Paul Regret (Stuart Whitman) is a man in trouble since he got into a duel with the son of a powerful official: the man died, against Regret’s wishes for he was aiming for his shoulder but the target foolishly moved, and now he is wanted for murder, no matter that he thought duelling was legal in the New Orleans of 1843. It may well have been, but you don’t just bump off the offspring of such an influential man, so he flees the scene. Later, he is on a riverboat indulging his passion for gambling when he is approached by an attractive young woman, Pilar Graile (Ina Balin), who claims she wants to dance with him, but may have an ulterior motive. Though someone with only one motive that’s plain to see is ranger Captain Jake Cutter (John Wayne)…
Yup, Big Jake, not to be confused with any other character called Big Jake who may have been played by The Duke, is a fully paid up member of the forces of right and justice, and it’s not important that Regret wasn’t trying to kill his victim, all that matters to Jake is that he is brought in to be hanged, and he is the man to do it. As it turned out, in the most rambling manner possible, with a plot very easily distracted, most notably a fairly substantial interlude where Wayne traded quips with a roughhousing, half-scalped Lee Marvin who he poses as a gunrunner with. It was a mark of the confidence of the enterprise, as deceptively laid back as that was, that it could get away with throwing in whatever suited them to stay entertaining.
Of course, behind the camera it was a less fortunate experience, not because of any great tensions ruining the goodnatured atmosphere, but because the director was in the process of dying. He was Michael Curtiz, a minor legend for his helming of many a classic Golden Age of Hollywood effort such as The Adventures of Robin Hood and Casablanca who though he had the reputation as a talented journeyman was more than that. He could bring pace, humour and even a soulfulness to even the most potentially pulpy of material, as well as the visual flair that delineated a man at home in the studio system when it gave him the opportunities to add a certain je ne sais quoi to the proceedings, but sadly after The Comancheros he was to be no more, suffering from the effects of cancer for the whole shoot.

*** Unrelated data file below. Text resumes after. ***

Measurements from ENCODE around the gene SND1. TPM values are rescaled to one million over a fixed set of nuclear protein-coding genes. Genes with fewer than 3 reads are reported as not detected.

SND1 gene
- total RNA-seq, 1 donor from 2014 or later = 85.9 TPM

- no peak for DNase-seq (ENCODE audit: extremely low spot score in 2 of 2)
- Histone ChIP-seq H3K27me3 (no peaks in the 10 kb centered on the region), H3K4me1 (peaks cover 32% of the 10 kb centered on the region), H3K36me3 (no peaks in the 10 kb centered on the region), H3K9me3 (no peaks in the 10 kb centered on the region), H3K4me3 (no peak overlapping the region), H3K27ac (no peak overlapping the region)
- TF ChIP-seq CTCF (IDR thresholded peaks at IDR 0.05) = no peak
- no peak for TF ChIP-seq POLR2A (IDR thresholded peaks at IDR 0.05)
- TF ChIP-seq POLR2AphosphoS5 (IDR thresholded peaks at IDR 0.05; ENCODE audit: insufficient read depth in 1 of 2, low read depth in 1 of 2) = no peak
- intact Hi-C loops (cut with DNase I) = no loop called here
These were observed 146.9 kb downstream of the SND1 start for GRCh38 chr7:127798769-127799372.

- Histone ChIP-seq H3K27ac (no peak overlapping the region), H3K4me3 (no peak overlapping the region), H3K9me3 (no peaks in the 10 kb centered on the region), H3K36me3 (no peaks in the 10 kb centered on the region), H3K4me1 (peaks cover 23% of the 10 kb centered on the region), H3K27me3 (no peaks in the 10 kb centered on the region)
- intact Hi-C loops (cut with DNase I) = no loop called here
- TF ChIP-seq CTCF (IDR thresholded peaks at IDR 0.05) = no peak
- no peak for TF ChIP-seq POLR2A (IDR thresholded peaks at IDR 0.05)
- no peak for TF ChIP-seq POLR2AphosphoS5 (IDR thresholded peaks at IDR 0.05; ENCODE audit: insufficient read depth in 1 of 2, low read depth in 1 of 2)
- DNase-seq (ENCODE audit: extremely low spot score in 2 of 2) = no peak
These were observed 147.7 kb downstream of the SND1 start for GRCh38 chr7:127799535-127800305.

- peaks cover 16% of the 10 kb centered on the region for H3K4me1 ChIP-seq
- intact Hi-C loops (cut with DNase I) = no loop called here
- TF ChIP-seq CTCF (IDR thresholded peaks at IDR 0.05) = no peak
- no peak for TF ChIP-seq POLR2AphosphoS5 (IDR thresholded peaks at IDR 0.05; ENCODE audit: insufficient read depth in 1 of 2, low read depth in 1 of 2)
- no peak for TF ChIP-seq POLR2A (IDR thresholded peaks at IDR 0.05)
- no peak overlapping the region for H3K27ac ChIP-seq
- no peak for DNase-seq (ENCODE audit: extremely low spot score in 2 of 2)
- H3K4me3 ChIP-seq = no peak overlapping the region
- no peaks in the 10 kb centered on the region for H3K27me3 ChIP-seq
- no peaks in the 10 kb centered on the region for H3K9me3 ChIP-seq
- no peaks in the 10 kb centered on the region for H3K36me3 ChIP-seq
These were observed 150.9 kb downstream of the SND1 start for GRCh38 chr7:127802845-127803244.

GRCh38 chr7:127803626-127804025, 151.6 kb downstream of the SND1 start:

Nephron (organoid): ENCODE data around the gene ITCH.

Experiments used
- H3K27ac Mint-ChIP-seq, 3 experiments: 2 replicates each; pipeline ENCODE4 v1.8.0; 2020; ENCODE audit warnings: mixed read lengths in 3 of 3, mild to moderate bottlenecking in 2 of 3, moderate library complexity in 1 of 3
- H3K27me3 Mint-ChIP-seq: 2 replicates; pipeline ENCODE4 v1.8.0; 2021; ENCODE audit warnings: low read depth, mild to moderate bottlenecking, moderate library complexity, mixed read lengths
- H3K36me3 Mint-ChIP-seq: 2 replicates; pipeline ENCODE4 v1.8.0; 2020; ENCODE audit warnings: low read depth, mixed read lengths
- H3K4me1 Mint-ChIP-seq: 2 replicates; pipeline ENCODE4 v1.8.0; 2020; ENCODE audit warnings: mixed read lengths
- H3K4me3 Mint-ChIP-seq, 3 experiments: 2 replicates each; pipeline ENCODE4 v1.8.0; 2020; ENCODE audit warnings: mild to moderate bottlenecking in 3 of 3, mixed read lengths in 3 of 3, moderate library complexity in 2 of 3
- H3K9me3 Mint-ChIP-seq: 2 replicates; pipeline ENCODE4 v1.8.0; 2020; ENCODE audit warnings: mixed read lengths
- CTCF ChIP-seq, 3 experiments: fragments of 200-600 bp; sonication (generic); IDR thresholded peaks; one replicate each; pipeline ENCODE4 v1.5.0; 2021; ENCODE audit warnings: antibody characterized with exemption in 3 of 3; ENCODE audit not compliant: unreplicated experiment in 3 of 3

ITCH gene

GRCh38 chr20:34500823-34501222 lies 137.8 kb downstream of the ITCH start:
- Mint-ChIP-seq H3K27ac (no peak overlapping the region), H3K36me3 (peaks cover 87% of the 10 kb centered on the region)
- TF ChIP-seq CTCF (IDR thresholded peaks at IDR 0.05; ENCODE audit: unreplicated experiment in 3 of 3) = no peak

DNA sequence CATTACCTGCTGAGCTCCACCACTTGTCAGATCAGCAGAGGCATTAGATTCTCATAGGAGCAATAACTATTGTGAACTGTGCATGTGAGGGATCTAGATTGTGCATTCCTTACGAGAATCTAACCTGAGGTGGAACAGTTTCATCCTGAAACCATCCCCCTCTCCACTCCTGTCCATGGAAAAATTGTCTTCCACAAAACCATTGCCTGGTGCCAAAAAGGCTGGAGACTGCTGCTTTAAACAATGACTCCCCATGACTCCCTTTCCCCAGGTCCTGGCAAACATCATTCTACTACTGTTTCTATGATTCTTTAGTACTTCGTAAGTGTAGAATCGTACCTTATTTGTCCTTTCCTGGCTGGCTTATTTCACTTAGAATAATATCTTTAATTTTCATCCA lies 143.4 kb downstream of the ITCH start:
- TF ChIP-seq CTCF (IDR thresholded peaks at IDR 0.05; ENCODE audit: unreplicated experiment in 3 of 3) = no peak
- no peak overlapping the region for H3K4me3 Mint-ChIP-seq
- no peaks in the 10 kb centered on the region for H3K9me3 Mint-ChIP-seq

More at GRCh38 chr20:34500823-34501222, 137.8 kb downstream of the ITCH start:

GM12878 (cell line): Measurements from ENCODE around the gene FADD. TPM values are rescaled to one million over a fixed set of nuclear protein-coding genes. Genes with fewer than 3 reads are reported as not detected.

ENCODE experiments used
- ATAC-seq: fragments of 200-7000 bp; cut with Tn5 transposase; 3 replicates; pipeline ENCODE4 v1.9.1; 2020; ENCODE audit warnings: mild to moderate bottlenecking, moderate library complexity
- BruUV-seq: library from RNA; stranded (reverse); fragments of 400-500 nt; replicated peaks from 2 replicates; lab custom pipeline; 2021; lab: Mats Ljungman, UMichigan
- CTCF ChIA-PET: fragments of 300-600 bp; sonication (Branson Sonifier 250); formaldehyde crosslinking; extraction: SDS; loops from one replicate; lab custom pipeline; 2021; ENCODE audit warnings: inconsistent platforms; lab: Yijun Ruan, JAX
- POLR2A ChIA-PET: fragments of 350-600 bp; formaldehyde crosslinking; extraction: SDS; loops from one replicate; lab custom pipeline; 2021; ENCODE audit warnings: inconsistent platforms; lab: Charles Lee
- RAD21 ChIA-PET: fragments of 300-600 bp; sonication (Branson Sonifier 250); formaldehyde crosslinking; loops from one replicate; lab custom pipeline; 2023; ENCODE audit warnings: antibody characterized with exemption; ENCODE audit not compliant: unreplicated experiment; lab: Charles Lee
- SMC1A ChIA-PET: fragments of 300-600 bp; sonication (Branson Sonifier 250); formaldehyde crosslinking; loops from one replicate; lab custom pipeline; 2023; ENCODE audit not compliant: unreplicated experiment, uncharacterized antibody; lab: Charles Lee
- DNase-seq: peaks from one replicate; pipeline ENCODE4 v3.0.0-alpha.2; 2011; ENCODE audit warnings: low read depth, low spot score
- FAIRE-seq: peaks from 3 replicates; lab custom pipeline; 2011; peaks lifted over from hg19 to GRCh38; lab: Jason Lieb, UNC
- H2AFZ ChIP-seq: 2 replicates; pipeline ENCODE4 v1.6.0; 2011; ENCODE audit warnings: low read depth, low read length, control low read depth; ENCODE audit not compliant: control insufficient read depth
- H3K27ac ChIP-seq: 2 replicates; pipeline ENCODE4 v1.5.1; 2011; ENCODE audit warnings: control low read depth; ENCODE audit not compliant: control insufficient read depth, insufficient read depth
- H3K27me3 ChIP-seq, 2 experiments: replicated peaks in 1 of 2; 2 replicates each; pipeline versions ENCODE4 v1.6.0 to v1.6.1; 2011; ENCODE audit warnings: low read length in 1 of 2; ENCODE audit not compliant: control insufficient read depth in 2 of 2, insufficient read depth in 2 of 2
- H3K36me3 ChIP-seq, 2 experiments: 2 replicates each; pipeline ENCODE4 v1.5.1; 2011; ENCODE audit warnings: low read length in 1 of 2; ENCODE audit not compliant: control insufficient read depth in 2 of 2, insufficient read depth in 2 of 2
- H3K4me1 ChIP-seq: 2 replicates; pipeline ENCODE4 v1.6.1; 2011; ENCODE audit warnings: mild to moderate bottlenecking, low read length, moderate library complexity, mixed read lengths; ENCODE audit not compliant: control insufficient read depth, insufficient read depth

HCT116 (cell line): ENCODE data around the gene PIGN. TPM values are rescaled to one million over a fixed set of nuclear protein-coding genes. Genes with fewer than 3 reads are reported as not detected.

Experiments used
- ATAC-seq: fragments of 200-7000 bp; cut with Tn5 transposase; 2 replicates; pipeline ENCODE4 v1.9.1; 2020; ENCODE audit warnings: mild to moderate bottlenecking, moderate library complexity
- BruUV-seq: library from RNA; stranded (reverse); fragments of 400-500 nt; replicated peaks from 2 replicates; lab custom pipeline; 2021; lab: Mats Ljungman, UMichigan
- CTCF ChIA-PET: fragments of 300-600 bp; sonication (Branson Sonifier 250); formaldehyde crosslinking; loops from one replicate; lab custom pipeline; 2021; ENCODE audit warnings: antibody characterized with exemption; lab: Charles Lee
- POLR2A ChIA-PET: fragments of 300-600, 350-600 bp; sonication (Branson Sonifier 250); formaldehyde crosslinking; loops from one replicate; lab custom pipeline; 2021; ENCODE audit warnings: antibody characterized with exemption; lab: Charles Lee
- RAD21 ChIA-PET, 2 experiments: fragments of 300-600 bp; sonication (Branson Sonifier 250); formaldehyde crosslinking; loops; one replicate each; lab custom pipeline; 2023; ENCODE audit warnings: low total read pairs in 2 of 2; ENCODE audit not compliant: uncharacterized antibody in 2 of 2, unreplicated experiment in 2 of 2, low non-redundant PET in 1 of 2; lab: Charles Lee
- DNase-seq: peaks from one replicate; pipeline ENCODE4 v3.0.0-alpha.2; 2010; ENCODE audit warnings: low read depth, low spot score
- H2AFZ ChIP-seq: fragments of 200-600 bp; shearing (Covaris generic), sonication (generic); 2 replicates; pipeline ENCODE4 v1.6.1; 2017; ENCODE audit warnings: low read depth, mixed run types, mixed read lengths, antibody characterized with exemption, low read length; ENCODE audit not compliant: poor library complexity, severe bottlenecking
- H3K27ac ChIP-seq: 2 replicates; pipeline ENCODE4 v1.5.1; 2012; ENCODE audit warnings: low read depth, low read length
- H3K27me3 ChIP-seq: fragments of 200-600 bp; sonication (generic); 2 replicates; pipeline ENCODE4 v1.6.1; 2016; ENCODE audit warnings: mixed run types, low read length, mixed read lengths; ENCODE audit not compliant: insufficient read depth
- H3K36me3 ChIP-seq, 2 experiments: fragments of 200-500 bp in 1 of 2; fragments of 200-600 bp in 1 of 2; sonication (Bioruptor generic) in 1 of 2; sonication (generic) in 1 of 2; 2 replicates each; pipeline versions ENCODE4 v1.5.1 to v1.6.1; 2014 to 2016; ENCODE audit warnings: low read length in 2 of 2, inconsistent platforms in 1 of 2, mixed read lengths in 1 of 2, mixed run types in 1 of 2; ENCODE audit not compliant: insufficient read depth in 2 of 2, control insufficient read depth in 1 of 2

Indeed, he died shortly after it was completed, and Wayne had been an enormous help on the set, often standing in when Curtiz was simply too ill to direct, actually making a better job of it than he had on the previous year’s The Alamo which had been his pet project to direct himself. Don’t go looking for which sequence was guided by which talent, either, for this was an entirely seamless edit between their scenes, as if Wayne had been a quick learner and was capable enough to adopt the Curtiz style. The mood, in spite of a load of people getting killed in the course of the plot, was upbeat and Wayne demonstrated yet again the worth of having a genuine star heading your movie, charismatic and comfortable enough in his skin by that point to guarantee there was an audience eager for him.
The Comancheros more or less set up the sort of Western Wayne would appear in for the rest of his career, with brawling, rowdiness, gunfights and the like mixing with a man’s gotta do what a man’s gotta do message that proved so appealing. No matter that he was getting long in the tooth, his exchanges with Whitman and Marvin, among others, were more than enough evidence his wits were still quick, and this was a film that liked to hear its characters chat and shoot the breeze, as Jake and Regret do whenever one has captured the other. But what, you may be asking, is a Comanchero? They didn’t show up until three quarters of an hour into the story, but brought out the theme of balance between civilisation and savagery, with Regret the city boy at one end, and the outlaws at the other, a gang who ride with the Comanches and stage terrible raids on the settlers of the plain. Jake, needless to say, was the perfect example of the happy medium, and he was pretty easygoing in temperament, making this good company, with a rousing finale. Music by Elmer Bernstein.